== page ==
Today we can find only the perimeter of the villa built by Galeazzo Alessi in 1554 for Ottaviano Grimaldi Cebà († 1563). In the mid-nineteenth century the harmonious original building was disfigured in the front, in the inside volumes and significantly raised to obtain a large number of apartments.
The four Rubensian engravings (perspective on the street, facade and two plans) which document the appearance of the original building, allow us to recognize only the space that was dedicated to the unusual arcade courtyard. The residence overlooked this courtyard. We can recognise also the Alessian architectural decoration of the two stucco friezes that mark the distinction among the ground floor, the first floor and at the top: the first with classical triglyphs and metopes, and the second, previously unknown, with vine shoots.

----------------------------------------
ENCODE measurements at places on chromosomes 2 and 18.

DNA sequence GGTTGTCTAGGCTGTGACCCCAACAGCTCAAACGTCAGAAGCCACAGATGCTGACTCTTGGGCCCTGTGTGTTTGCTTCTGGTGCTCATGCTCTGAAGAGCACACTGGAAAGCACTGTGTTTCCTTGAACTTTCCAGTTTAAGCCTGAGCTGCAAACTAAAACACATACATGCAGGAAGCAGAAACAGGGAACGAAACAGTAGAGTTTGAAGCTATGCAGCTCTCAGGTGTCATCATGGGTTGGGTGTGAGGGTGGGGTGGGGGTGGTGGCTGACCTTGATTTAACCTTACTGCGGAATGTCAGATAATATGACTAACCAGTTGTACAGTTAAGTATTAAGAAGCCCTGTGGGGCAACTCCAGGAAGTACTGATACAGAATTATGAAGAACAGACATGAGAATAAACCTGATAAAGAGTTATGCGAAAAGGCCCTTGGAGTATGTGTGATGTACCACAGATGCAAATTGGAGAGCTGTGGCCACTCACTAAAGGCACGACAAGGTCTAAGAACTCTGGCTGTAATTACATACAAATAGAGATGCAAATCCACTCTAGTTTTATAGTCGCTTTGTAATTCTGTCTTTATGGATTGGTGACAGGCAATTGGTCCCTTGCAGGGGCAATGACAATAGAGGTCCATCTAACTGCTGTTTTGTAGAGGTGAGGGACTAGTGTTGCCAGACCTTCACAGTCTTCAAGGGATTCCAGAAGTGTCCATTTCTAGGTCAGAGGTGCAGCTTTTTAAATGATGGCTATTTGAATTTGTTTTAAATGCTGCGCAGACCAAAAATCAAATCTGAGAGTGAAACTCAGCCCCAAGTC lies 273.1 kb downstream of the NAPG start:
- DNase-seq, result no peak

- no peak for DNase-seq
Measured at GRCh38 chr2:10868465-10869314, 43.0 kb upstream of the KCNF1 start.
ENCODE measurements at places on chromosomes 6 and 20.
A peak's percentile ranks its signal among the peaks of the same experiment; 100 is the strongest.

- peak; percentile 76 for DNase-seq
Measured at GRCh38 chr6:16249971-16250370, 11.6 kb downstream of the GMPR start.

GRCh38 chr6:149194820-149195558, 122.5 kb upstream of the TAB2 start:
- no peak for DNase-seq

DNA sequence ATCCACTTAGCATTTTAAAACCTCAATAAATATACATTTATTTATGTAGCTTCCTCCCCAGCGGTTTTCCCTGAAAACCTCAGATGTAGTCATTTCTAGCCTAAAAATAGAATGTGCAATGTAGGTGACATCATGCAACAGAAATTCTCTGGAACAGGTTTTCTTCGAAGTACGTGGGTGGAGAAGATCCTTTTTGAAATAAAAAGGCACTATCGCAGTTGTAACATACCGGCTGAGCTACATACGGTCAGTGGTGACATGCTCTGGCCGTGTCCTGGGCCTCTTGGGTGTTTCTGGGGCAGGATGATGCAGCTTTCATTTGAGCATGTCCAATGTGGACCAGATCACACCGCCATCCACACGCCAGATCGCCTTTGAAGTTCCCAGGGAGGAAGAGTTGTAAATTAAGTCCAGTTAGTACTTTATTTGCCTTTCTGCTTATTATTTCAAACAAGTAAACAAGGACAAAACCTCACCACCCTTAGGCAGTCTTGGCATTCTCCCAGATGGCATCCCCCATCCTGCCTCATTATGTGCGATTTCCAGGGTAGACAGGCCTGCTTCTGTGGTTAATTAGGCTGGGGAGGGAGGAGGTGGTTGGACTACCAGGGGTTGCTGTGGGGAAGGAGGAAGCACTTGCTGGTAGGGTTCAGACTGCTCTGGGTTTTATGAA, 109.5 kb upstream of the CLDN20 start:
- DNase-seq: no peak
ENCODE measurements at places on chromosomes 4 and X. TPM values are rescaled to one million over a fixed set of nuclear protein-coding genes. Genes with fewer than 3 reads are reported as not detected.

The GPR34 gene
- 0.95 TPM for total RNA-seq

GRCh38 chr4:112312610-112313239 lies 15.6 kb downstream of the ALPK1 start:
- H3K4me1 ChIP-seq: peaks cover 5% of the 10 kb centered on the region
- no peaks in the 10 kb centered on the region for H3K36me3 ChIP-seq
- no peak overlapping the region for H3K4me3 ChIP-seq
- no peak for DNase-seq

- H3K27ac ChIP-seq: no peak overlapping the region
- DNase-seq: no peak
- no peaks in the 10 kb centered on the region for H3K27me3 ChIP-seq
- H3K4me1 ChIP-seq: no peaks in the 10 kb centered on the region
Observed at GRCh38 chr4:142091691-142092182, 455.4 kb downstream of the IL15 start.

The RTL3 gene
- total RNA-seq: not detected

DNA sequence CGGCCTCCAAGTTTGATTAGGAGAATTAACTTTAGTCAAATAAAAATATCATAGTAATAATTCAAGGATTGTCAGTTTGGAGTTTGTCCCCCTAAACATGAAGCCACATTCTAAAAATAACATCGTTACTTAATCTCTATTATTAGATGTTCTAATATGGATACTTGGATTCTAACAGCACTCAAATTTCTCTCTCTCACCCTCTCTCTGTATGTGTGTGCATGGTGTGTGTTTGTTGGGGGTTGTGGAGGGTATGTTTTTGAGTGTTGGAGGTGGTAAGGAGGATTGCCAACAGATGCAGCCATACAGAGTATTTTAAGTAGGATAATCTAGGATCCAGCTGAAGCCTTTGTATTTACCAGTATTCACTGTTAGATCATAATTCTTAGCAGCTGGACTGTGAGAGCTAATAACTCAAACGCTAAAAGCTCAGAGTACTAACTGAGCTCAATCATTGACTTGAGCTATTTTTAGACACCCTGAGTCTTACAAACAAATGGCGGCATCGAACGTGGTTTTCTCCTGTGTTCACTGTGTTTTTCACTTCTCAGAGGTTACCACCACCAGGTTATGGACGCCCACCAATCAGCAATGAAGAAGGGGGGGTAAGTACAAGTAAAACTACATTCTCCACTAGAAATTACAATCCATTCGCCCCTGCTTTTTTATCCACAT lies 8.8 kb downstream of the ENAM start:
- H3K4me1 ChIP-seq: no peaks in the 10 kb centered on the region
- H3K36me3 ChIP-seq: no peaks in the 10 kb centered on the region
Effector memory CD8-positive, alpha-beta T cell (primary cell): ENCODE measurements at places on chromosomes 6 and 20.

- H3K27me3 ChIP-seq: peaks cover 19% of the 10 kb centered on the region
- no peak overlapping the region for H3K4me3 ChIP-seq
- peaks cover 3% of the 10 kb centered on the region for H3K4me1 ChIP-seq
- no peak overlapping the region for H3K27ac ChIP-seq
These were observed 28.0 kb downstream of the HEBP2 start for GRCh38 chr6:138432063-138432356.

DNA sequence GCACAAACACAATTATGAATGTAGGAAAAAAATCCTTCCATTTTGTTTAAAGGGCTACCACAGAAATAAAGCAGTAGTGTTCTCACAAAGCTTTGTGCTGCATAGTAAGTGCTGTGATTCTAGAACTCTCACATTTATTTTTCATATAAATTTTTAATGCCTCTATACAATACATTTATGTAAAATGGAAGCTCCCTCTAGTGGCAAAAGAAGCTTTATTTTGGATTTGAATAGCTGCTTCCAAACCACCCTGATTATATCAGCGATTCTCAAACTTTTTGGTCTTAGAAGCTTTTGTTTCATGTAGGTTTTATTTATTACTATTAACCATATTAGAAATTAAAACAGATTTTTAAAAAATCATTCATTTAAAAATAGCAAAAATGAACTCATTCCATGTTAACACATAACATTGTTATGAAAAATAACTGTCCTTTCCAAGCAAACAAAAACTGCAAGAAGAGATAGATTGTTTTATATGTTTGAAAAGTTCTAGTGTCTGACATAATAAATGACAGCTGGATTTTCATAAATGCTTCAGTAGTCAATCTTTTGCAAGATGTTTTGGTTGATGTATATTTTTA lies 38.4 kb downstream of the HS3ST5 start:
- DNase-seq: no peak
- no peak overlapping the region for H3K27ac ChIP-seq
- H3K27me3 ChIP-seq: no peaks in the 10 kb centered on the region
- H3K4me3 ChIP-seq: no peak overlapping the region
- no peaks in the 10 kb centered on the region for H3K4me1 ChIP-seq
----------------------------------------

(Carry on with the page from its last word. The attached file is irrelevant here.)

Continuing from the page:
Giorgio Vasari reports that the client, Ottaviano Grimaldi, had been portrayed by Paris Bordon. However, he or rather the distant cousin Lazzaro who inherited the villa at his death, called Luca Cambiaso for the internal decoration of his suburban residence.
Before the end of the seventeenth century, the building was inherited by Sauli's family, and in the following century, Francesco Milizia, writer of treatise, has already documented its decline; at the time of the final nineteenth-century damage, at least part of the internal frescoes were detached and today they are part of the collections of the Museo di Sant’Agostino.